The Build Versus Buy Decision
For cell therapy companies, the decision to build capacity or outsource it to a contract development and manufacturing partner is one of the most critical and complex choices facing the organization. What makes it so complex? The choice must be made years prior to reaching commercialization, weigh numerous factors, and be made without the luxury of a complete set of data and knowledge of the therapeutic candidate.
do you roll the dice and decide now without the luxury of complete information, or wait for data and incur the risk and cost of a technology transfer following the pivotal study?
Often, this decision is made when the clinical candidate is in the early stages of development and efficacy data are limited. A double-edged sword may also loom as phase 2 clinical trials can potentially serve as registrational studies for cell therapies that show exceptional promise. This is certainly a welcome situation for company and patients alike. In these cases, however, the clock is ticking faster and more loudly, further abbreviating the build versus buy decision-making timeline. Is there even time to consider building capacity – given that it can take 2-3 years to construct a greenfield facility? Undoubtedly, the ideal situation is that manufacturing for the registrational trial takes place in the commercial facility, eliminating the need for a technology transfer post marketing authorization. So, do you roll the dice and decide now without the luxury of complete information, or wait for data and incur the risk and cost of a technology transfer following the pivotal study? When the product is the process and comparability and consistency can be challenging, as is the case with cell therapies, opting for the latter can be particularly risky.
In a recent article, explored this question of timing, along with several other considerations that are foundational to the build versus buy evaluation.
The choice of capital investment may seem, at its surface, to be straightforward. The cost to build a cell therapy facility may appear low in terms of the fundamental equipment requirements. Having your own facility also enables full control over intellectual property and manufacturing process know-how. But these “pros” must be weighed against the “cons”. Operating costs are high and continue even when the facility is idle. The costs of information technology (IT) and digitalization must be considered and can be significant, with perhaps up to a dozen systems to purchase, configure, implement, and maintain. While large, established biotech companies are likely to have these systems in place, emerging companies may only have foundational corporate functions such as finance, human resources, and payroll. An additional consideration with emerging companies is that the preference for deployment of human resources and equity capital is typically toward scientific discovery and development and not bricks and mortar.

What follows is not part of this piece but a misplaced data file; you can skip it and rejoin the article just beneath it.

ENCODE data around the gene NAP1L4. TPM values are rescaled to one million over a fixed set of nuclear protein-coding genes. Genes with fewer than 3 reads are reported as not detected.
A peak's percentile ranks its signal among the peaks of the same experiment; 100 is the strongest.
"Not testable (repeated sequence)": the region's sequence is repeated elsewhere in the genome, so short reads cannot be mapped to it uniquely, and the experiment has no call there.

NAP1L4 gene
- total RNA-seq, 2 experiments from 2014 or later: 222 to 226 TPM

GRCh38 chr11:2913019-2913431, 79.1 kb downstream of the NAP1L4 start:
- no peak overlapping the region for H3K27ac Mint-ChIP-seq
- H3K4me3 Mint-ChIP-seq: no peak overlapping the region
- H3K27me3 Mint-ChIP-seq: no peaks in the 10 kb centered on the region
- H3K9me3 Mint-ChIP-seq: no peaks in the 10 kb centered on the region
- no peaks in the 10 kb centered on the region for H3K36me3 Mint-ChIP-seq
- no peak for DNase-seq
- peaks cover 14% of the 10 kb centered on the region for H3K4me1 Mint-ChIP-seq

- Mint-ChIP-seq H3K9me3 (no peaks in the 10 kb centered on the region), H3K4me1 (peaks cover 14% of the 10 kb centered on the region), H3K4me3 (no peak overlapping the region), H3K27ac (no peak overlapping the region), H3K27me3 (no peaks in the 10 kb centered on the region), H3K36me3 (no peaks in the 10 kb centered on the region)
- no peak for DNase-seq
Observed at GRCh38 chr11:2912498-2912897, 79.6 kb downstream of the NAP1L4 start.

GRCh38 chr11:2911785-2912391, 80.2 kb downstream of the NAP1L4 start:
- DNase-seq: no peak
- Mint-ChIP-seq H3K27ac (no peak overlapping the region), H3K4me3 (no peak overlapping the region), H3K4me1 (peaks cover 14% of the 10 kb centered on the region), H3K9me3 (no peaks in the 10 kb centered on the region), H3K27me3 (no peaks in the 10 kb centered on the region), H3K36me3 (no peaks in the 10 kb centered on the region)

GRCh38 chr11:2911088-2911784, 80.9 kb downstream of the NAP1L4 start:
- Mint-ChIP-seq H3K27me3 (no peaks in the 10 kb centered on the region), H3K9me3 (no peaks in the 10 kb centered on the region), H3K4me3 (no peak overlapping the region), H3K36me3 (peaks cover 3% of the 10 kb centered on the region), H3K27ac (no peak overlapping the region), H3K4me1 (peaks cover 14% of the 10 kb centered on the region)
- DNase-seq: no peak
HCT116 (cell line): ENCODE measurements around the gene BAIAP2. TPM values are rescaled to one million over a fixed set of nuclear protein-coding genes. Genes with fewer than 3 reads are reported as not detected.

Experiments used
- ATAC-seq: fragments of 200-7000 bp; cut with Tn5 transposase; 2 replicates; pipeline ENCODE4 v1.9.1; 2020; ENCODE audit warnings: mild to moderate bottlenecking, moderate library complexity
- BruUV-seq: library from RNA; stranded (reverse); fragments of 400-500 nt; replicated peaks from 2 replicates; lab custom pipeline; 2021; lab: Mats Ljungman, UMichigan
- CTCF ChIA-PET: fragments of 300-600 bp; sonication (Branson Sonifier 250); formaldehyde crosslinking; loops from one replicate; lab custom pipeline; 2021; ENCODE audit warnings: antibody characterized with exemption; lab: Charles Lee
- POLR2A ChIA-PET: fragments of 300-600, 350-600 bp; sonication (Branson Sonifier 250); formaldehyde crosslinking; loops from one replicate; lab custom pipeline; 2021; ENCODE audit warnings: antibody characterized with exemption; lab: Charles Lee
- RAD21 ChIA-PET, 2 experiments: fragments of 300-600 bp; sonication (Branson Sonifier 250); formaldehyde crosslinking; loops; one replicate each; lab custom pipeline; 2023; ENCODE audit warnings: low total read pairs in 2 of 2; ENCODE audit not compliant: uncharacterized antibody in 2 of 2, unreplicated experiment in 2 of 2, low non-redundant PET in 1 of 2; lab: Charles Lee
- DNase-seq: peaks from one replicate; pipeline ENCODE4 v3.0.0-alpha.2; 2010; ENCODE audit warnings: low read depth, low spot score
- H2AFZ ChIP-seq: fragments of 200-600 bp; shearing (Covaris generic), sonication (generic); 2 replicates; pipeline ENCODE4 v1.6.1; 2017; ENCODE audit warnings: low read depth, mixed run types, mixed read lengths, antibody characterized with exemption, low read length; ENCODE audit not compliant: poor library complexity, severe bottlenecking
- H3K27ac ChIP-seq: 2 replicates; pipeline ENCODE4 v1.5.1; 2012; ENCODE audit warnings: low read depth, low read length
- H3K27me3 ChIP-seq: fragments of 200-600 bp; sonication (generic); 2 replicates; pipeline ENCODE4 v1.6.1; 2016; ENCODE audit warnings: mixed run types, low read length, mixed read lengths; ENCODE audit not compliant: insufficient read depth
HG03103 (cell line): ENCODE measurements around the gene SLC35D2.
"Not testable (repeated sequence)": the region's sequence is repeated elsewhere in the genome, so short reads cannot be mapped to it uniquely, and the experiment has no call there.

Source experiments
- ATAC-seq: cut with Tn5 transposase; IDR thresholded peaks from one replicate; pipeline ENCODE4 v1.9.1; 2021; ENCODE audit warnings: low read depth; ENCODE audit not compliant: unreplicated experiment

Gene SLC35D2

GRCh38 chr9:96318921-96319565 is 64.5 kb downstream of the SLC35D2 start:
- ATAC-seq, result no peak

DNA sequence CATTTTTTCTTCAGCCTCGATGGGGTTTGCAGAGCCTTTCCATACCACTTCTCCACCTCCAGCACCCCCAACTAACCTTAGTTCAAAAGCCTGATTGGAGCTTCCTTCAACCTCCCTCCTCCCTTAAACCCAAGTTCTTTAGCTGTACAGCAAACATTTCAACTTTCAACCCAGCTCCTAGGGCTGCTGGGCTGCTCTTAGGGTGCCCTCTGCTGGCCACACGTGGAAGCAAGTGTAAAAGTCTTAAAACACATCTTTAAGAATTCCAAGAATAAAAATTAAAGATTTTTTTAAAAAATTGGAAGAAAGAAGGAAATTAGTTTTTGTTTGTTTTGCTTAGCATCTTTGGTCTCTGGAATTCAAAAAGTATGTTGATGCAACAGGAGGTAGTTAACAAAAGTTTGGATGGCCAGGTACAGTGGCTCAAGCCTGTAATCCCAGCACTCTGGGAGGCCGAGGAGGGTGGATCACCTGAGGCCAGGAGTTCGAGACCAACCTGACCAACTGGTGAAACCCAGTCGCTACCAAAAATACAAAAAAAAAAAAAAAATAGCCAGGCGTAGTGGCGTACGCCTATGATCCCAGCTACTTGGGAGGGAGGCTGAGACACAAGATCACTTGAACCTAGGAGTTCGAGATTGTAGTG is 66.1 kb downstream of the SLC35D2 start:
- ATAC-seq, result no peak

Institutional knowledge and staffing are two additional considerations. The knowledge accessible via an experienced CDMO with expertise in a broad range of cell types, novel cell product processing, analytical technologies, and the regulatory landscape is invaluable. Regulatory guidelines governing cell therapy product manufacturing are still evolving and for an early-stage company they can be challenging to navigate. For example, the US Food and Drug Administration (FDA) has indicated they are tightening expectations with regard to chemistry, manufacturing, and controls (CMC) of cell therapy-based products. For a new cell therapy company, limited experience in this area can increase the exposure to risk and subject the organization to delays due to regulatory feedback. In this situation, partnering with an experienced CDMO can save time and avoid costly detours. In addition to regulatory expertise, the CDMO can determine which manufacturing platforms would offer the best fit for a specific process and will most likely already understand if the chosen technologies and platforms are scalable and well-suited for the cGMP environment.
The ability to attract and retain the required amount of staffing is another piece of the build versus buy puzzle. Hiring skilled scientists, engineers, operators, and support teams to run a cell therapy manufacturing facility is increasingly difficult, time consuming, and expensive. And with a growing number of cell therapy companies chasing a limited talent pool, the difficulty is compounded. All of this can add up to a significant expenditure for companies planning to build versus outsourcing. By engaging with a CDMO, the product sponsor avoids the costs associated with hiring, compensation, benefits, training, and turnover.
Without a doubt, cell therapy represents a revolutionary new pillar in treatment of disease. Thousands of companies and clinical trials are advancing towards the market approval finish line. Along the way, a fork in the road forces a choice between building internal capacity or outsourcing. There is risk and uncertainty and finding the best solution for your organization requires a deep dive into many factors. We’ve outlined just a few of the key considerations and encourage you to download the ebook on the topic for further exploration. With a clear view of what must go into this possible make-or-break decision and the available options, the right answer will reveal itself.